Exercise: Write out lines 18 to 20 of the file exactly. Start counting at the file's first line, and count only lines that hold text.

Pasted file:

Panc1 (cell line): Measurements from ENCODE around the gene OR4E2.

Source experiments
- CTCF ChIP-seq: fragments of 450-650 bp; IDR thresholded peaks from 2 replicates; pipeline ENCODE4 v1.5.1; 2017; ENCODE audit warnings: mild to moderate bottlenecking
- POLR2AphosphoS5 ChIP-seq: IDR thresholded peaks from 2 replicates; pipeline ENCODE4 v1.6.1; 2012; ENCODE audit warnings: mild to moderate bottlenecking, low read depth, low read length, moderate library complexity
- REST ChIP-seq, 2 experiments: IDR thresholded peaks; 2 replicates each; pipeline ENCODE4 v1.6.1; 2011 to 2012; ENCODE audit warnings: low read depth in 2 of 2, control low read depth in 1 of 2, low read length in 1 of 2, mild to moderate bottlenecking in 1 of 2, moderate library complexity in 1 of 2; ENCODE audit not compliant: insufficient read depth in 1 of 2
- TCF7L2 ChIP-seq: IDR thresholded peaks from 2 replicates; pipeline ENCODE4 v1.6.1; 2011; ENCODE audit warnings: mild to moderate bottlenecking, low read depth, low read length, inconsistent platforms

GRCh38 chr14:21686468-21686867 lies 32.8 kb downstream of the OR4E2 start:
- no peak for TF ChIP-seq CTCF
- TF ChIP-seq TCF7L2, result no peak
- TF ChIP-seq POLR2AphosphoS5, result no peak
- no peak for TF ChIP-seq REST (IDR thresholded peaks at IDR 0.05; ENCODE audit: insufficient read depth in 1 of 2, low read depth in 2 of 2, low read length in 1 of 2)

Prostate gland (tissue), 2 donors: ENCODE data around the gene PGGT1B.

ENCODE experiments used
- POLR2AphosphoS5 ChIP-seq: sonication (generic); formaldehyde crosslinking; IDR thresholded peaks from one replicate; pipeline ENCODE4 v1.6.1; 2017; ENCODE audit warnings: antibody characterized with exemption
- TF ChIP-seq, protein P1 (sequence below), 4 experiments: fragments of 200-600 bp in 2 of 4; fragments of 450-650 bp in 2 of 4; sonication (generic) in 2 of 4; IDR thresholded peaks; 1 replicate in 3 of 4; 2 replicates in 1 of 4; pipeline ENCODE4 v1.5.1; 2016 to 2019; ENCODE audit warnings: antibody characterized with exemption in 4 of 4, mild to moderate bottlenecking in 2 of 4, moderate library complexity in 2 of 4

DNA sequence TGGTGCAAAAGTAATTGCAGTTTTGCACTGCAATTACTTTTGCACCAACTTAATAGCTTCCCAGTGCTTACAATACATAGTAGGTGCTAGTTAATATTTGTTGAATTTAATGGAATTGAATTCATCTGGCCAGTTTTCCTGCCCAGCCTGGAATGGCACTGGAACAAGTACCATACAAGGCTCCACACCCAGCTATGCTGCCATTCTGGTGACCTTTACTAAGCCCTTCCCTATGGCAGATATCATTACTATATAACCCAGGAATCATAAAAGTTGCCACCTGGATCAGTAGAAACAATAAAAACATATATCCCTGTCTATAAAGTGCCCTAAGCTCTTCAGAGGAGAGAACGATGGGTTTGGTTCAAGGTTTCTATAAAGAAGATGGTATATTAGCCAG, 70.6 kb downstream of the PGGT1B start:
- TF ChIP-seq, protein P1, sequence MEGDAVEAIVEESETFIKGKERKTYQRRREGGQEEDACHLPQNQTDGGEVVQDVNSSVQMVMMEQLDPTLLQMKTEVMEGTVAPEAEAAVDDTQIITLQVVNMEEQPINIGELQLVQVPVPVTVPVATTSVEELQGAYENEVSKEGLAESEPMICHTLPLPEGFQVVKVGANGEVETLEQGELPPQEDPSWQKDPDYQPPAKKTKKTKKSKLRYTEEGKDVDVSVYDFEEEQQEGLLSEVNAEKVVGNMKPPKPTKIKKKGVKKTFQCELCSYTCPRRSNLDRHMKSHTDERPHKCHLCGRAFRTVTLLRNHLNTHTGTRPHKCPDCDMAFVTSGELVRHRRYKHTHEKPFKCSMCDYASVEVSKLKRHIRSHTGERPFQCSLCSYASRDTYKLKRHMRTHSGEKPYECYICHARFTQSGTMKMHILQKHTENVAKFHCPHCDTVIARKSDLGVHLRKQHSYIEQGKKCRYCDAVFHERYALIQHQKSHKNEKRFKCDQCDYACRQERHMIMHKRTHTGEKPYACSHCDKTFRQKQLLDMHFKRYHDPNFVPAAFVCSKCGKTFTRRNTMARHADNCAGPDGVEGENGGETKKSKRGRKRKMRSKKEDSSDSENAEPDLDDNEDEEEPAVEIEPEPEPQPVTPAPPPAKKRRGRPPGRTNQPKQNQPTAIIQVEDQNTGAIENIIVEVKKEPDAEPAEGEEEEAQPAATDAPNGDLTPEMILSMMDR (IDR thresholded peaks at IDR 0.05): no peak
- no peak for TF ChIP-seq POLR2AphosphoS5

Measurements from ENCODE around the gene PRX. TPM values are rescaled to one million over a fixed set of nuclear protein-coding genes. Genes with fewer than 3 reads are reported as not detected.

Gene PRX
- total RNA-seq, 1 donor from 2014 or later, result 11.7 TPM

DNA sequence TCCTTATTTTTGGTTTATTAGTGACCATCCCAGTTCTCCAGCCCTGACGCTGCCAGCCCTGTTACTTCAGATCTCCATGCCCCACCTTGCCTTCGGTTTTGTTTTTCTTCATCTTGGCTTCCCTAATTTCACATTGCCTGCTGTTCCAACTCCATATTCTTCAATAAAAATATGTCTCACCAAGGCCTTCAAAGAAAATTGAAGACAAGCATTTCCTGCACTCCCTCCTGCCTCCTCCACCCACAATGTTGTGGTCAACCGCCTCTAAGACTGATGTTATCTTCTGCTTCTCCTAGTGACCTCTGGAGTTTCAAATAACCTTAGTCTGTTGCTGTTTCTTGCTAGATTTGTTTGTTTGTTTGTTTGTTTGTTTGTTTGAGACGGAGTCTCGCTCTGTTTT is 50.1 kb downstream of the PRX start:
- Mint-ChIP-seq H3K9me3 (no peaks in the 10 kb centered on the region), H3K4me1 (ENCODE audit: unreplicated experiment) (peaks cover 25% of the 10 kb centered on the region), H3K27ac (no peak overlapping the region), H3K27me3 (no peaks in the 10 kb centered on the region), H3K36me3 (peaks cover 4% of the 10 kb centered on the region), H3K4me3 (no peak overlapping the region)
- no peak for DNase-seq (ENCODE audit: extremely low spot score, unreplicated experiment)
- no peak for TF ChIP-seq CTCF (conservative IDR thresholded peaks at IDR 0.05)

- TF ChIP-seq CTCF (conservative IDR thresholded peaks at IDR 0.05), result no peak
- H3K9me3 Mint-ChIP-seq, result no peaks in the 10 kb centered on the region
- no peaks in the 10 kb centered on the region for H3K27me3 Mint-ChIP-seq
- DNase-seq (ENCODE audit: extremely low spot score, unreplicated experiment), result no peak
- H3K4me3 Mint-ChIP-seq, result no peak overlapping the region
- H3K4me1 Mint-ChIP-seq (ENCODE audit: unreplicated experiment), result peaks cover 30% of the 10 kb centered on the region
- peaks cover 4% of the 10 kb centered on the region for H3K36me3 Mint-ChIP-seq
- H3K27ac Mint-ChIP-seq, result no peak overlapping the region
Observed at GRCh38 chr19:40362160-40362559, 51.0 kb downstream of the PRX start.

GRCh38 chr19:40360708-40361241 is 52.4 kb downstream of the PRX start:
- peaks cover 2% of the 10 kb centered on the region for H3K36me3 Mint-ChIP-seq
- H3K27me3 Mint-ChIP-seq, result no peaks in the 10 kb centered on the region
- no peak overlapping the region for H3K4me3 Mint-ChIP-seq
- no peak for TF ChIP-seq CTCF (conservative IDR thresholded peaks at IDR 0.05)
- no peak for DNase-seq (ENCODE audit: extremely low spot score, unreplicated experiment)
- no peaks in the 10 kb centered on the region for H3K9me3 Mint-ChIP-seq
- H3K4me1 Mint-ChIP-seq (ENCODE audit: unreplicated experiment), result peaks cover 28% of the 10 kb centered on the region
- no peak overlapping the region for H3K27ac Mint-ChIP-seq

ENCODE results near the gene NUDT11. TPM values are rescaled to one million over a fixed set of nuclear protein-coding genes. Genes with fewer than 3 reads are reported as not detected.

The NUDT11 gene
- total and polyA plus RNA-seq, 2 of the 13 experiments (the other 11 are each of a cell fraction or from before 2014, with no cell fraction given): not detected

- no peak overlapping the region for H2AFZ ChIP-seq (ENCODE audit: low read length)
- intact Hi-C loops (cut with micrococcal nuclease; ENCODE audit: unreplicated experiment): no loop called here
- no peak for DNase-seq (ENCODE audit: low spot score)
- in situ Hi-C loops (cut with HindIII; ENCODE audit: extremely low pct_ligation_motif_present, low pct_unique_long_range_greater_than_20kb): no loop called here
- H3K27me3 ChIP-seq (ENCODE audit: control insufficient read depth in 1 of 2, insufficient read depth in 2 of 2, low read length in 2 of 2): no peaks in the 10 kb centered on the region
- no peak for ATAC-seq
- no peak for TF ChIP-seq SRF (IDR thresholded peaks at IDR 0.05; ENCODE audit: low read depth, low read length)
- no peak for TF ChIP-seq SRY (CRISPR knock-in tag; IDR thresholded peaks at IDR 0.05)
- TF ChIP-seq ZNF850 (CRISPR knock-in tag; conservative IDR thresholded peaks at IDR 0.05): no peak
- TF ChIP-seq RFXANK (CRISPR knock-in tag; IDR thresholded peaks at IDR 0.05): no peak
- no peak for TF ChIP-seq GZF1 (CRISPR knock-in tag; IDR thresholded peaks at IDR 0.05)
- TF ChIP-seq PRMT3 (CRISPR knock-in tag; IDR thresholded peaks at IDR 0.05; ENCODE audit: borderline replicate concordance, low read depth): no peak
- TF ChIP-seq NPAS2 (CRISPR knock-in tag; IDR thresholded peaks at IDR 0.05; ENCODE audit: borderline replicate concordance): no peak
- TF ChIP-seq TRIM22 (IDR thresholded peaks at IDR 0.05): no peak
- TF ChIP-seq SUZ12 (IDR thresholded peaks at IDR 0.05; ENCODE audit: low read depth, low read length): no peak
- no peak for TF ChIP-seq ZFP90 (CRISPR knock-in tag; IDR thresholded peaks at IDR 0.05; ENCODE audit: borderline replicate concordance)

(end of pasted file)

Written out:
- no peak for TF ChIP-seq POLR2AphosphoS5

Measurements from ENCODE around the gene PRX. TPM values are rescaled to one million over a fixed set of nuclear protein-coding genes. Genes with fewer than 3 reads are reported as not detected.

Gene PRX